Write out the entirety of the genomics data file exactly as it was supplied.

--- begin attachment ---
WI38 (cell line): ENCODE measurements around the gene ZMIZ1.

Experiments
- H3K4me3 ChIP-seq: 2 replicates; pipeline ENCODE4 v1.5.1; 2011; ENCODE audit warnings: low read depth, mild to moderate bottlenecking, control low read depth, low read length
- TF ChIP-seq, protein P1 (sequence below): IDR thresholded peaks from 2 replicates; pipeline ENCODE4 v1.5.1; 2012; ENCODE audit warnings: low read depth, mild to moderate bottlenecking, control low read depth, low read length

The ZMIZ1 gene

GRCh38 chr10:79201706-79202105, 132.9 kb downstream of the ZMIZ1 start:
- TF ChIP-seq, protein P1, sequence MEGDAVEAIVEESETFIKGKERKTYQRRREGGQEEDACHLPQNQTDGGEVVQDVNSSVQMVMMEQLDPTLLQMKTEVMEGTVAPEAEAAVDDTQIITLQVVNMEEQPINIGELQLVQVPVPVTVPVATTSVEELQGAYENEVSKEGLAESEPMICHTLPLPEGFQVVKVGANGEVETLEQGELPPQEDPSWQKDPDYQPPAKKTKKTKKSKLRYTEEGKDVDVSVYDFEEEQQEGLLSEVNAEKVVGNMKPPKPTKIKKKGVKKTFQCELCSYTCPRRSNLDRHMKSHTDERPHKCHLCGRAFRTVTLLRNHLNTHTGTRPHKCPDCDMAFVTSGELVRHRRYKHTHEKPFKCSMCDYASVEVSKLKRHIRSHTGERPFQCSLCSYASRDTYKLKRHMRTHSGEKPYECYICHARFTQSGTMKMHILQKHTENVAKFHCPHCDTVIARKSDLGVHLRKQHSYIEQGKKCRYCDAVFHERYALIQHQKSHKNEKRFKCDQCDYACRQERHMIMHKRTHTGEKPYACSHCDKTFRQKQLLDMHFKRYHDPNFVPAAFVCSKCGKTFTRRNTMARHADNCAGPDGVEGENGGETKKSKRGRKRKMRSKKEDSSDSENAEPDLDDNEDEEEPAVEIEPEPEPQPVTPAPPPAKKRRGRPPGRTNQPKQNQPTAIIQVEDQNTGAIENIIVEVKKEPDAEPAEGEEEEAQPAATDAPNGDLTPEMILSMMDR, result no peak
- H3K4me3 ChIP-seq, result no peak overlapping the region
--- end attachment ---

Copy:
WI38 (cell line): ENCODE measurements around the gene ZMIZ1.

Experiments
- H3K4me3 ChIP-seq: 2 replicates; pipeline ENCODE4 v1.5.1; 2011; ENCODE audit warnings: low read depth, mild to moderate bottlenecking, control low read depth, low read length
- TF ChIP-seq, protein P1 (sequence below): IDR thresholded peaks from 2 replicates; pipeline ENCODE4 v1.5.1; 2012; ENCODE audit warnings: low read depth, mild to moderate bottlenecking, control low read depth, low read length

The ZMIZ1 gene

GRCh38 chr10:79201706-79202105, 132.9 kb downstream of the ZMIZ1 start:
- TF ChIP-seq, protein P1, sequence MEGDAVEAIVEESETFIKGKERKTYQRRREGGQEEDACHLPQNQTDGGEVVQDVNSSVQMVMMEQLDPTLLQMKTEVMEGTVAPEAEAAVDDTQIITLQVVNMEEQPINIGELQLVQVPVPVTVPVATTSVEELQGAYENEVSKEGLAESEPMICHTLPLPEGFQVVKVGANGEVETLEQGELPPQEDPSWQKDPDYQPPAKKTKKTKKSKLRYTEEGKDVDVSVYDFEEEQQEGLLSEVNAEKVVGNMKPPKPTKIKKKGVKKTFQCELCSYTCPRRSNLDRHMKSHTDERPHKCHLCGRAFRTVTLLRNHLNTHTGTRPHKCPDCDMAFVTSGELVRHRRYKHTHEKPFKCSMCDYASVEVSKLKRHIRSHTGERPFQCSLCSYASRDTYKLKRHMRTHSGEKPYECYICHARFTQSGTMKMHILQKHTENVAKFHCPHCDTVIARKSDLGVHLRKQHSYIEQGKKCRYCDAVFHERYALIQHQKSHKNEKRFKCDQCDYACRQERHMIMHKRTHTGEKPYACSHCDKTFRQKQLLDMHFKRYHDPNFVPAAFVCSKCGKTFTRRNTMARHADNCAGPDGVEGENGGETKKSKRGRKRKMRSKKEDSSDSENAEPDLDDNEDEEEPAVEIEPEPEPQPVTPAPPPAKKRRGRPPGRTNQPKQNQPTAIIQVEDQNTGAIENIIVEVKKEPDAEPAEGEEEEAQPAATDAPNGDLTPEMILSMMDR, result no peak
- H3K4me3 ChIP-seq, result no peak overlapping the region